Yet I waited.  I impulsively buy many things when it comes to books… bubble bath reads because I read them often; Great Ideas books because I collect them; week longs because work like Carlos Ruiz Zafon is heaven to me; history and science books because I have an insatiable thirst for knowledge.  But 24 hour reads get brushed under the rug fairly often.  They are often times catalogued as fluff I don’t have time for.

The movie came and went, the movie edition came by the hundreds.  Still, I passed it up.

Finally, my best friend bought a copy during a Valentine’s Event hosted at the Half Price Books in Humble (Buy your favorite love story, get a chance to win a dinner for two at Italiano’s).  Now, for a book reviewer, blogger, and aspiring novel writer, you’d think I had a best friend who reads with me.  You probably envision a girl that goes and gets coffee and pours over reading material only to gab about it later with her bestie.  Well, I have very close friends that I do that with, but Danielle isn’t one of them.  My best friend absorbs books on her own, stews over them in her mind, and then cherishes them and tries to not breathe a word of them with another soul lest she ruin the magic of the experience.  Point? She wont read with me.  But I found out what book she bought at that event, and I picked up a copy of my own on clearance.

24 hours of entertainment for 25 cents – heck yeah!

Now, granted, I wasn’t reading Water for Elephants for 24 hours straight.  Just between baby, husband, event planning, house cleaning, playdates, meals, emails, pampering, and dog walking, it took me 24 hours to finish it.  If however, you are going on a vacation and have a chance to read it all in one sitting… I HIGHLY recommend doing so.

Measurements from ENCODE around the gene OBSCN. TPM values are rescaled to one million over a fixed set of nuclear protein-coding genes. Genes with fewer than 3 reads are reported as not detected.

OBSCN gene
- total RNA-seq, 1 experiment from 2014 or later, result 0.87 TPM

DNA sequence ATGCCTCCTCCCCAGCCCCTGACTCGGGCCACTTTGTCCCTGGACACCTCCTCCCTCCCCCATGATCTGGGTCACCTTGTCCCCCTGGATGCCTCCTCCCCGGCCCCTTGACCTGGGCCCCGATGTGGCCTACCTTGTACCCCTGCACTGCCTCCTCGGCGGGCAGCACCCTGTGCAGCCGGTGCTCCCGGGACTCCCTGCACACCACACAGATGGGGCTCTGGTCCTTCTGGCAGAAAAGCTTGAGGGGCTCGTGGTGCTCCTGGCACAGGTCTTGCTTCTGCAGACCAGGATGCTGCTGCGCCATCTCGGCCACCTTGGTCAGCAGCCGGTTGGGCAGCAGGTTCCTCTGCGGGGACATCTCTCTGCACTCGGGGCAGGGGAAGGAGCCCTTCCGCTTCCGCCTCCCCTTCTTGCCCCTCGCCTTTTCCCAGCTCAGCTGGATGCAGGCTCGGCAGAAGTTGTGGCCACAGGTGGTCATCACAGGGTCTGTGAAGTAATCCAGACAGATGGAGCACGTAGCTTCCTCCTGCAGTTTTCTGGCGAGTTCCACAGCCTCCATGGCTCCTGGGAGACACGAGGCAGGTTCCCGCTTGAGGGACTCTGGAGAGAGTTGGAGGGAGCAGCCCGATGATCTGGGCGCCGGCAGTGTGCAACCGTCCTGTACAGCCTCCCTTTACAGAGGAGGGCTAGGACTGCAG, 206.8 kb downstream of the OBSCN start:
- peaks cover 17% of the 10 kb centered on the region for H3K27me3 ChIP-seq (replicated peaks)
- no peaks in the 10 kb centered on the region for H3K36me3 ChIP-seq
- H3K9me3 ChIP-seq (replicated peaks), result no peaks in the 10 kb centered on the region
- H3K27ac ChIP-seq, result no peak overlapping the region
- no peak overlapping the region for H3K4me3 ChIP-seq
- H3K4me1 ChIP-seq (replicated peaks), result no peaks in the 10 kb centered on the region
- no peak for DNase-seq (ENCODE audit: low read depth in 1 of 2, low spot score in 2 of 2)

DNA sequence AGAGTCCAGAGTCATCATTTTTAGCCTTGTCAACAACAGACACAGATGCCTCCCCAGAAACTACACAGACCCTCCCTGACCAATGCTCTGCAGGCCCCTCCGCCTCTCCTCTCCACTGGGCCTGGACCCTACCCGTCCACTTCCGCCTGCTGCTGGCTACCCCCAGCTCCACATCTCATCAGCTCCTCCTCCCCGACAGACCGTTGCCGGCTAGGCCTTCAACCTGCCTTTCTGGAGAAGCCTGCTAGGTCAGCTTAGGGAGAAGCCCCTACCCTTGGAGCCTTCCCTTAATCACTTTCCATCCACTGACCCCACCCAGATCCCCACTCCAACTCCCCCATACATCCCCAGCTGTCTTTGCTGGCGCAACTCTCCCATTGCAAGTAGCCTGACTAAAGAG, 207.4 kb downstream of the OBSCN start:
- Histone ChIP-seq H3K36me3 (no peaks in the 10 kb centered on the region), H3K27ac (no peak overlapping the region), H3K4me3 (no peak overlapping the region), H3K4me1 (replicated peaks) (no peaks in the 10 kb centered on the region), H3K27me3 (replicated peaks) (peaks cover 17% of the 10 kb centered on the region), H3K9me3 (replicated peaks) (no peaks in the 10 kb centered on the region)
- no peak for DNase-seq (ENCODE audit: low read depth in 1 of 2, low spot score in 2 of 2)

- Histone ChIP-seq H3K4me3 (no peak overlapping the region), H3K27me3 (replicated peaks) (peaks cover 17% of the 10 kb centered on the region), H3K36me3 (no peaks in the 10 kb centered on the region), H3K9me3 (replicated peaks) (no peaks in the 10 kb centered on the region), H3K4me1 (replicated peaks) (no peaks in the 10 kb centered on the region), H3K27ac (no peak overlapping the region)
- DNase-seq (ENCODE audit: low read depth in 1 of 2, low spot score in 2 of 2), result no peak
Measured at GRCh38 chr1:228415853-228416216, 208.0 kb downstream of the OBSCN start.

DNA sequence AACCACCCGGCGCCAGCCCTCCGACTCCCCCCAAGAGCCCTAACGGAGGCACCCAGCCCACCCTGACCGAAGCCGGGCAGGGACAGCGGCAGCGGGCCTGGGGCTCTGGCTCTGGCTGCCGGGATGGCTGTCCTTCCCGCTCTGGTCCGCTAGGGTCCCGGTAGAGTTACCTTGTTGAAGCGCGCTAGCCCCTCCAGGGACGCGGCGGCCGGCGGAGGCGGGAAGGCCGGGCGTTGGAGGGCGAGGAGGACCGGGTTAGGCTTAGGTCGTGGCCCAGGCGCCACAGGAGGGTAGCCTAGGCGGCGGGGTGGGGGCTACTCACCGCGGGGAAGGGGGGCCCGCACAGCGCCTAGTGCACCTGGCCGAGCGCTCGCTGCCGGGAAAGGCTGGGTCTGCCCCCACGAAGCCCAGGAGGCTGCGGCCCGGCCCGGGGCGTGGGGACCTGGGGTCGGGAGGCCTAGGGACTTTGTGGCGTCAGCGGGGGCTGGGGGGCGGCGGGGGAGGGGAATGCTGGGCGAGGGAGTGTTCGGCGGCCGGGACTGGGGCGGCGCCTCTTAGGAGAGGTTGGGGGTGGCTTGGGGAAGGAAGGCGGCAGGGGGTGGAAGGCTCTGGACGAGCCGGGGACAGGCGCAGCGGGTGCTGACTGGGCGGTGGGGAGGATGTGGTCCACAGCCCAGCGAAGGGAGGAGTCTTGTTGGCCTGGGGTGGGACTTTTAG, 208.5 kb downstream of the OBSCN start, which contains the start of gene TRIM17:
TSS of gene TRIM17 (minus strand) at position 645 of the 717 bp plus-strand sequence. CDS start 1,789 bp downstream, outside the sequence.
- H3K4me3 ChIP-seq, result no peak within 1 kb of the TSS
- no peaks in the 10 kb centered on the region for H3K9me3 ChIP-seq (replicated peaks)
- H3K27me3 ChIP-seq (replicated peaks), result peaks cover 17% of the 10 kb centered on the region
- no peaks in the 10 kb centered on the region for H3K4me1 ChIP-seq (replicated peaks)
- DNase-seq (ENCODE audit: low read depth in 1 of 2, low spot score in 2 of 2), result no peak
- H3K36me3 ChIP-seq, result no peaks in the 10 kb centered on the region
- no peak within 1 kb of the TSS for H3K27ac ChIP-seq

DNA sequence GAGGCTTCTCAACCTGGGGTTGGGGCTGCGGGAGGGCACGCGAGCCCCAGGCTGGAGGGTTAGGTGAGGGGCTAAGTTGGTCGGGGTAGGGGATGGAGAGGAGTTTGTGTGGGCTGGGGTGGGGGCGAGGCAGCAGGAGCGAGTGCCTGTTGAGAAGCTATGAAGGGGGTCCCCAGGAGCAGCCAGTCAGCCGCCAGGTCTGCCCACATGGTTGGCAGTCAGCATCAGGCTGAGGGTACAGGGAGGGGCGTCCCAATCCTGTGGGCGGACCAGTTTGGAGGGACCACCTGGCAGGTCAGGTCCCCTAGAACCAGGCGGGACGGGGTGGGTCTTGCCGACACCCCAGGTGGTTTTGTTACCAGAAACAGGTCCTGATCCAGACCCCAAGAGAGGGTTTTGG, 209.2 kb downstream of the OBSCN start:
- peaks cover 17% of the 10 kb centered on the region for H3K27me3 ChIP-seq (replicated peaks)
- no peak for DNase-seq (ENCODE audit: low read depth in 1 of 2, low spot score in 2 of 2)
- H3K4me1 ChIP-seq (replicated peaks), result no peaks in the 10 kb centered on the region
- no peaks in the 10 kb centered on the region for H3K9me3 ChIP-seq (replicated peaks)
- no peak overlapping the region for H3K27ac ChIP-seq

The New York Times Book Review calls Water for Elephants “An enchanting escapist fairy tale” and despite the sociopathic husband of the love interest who gets off on beating animals and people and lording over a small community of travelling circus hooligans, it really is a bit of a fairy tale, and its definitely an escape from your own reality.

Water for Elephants reads a bit like a Kate Morton novel, but at a quicker pace, with lots of layers, old age, storytelling, and flashbacks.  Unlike Kate Morton, this first person narrative is written from the perspective of the man in the saga – rather than aged ladies.  Where Kate Morton’s fabulous books strike me as having a very female target audience, I feel that marketed a bit differently, Sara Gruen has the potential to engross a population of male readers who have missed out under the impression that this fairy tale is a romance novel.

Gruen has done extensive research into depression era, of circuses, and of elephants, and it shows.  Although Water for Elephants is about two people finding their fairy tale life in the midst of harsh circumstances, its ultimately the greatest coming of age story I’ve read in a long time.  You’ve got a virginal college boy experiencing the death of his parents and loss of all his future plans, running away to join the circus, telling you the story of his life, all his trials and tribulations, from a nursing home at age ninety – or ninety three.  From becoming room mates with a dwarf, losing his virginity, learning the fine art of train hopping, planning a murder, witnessing a murder, and falling in love, and becoming an unsung hero, Gruen leads you effortlessly through the life of an ex-circus vet, and its wonderful.

I haven’t seen the movie yet, but when I do, I’ll tell you all what I think.